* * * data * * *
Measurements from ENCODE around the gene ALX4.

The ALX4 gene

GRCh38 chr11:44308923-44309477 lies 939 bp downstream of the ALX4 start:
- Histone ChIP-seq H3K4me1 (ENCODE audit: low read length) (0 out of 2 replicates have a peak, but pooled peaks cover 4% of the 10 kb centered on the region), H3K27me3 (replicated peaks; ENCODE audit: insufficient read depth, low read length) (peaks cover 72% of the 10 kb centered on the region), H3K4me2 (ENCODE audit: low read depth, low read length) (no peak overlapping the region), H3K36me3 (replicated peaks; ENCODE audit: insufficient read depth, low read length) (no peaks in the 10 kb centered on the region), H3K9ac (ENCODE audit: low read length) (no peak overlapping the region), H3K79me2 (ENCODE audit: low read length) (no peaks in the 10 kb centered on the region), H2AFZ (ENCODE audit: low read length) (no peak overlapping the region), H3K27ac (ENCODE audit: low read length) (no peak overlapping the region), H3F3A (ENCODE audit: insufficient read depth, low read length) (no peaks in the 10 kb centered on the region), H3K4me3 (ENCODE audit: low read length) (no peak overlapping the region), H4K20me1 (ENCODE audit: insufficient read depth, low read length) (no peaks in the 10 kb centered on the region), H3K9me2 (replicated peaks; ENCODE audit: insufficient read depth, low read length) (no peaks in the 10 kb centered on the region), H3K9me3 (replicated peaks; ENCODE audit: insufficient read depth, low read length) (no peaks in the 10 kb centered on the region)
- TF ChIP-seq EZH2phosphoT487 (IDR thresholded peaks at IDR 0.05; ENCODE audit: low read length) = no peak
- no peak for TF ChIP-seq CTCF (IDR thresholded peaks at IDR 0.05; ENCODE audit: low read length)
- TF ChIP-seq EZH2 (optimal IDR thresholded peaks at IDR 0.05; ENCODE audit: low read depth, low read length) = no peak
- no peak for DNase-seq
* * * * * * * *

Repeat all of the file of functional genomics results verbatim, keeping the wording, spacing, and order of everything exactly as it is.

Measurements from ENCODE around the gene ALX4.

The ALX4 gene

GRCh38 chr11:44308923-44309477 lies 939 bp downstream of the ALX4 start:
- Histone ChIP-seq H3K4me1 (ENCODE audit: low read length) (0 out of 2 replicates have a peak, but pooled peaks cover 4% of the 10 kb centered on the region), H3K27me3 (replicated peaks; ENCODE audit: insufficient read depth, low read length) (peaks cover 72% of the 10 kb centered on the region), H3K4me2 (ENCODE audit: low read depth, low read length) (no peak overlapping the region), H3K36me3 (replicated peaks; ENCODE audit: insufficient read depth, low read length) (no peaks in the 10 kb centered on the region), H3K9ac (ENCODE audit: low read length) (no peak overlapping the region), H3K79me2 (ENCODE audit: low read length) (no peaks in the 10 kb centered on the region), H2AFZ (ENCODE audit: low read length) (no peak overlapping the region), H3K27ac (ENCODE audit: low read length) (no peak overlapping the region), H3F3A (ENCODE audit: insufficient read depth, low read length) (no peaks in the 10 kb centered on the region), H3K4me3 (ENCODE audit: low read length) (no peak overlapping the region), H4K20me1 (ENCODE audit: insufficient read depth, low read length) (no peaks in the 10 kb centered on the region), H3K9me2 (replicated peaks; ENCODE audit: insufficient read depth, low read length) (no peaks in the 10 kb centered on the region), H3K9me3 (replicated peaks; ENCODE audit: insufficient read depth, low read length) (no peaks in the 10 kb centered on the region)
- TF ChIP-seq EZH2phosphoT487 (IDR thresholded peaks at IDR 0.05; ENCODE audit: low read length) = no peak
- no peak for TF ChIP-seq CTCF (IDR thresholded peaks at IDR 0.05; ENCODE audit: low read length)
- TF ChIP-seq EZH2 (optimal IDR thresholded peaks at IDR 0.05; ENCODE audit: low read depth, low read length) = no peak
- no peak for DNase-seq